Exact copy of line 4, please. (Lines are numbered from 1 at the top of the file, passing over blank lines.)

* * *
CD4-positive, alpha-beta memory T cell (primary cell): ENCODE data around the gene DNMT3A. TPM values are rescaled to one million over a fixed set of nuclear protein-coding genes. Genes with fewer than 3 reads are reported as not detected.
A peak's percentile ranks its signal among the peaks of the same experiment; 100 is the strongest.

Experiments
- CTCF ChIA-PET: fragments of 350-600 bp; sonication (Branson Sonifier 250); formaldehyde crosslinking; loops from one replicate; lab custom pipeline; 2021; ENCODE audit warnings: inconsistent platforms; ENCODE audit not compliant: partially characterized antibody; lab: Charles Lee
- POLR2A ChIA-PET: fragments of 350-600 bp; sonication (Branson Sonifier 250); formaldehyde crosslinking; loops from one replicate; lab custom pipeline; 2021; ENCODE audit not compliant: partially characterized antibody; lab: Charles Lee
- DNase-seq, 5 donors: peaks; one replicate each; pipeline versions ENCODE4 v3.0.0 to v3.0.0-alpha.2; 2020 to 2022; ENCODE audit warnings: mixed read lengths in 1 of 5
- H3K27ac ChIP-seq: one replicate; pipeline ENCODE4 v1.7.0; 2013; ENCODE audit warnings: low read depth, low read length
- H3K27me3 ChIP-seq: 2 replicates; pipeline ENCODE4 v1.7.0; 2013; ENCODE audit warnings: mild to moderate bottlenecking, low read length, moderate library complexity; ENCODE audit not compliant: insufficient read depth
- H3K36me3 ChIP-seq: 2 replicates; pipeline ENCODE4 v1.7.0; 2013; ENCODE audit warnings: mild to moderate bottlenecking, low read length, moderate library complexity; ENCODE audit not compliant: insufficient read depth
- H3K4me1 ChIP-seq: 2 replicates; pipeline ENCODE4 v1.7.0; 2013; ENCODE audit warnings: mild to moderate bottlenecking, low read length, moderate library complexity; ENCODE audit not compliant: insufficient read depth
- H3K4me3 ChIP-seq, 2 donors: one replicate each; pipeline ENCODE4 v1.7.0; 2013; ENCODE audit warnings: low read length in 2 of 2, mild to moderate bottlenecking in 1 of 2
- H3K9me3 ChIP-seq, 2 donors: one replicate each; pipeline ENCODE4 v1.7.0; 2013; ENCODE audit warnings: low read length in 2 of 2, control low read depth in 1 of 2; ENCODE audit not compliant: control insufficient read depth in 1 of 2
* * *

- CTCF ChIA-PET: fragments of 350-600 bp; sonication (Branson Sonifier 250); formaldehyde crosslinking; loops from one replicate; lab custom pipeline; 2021; ENCODE audit warnings: inconsistent platforms; ENCODE audit not compliant: partially characterized antibody; lab: Charles Lee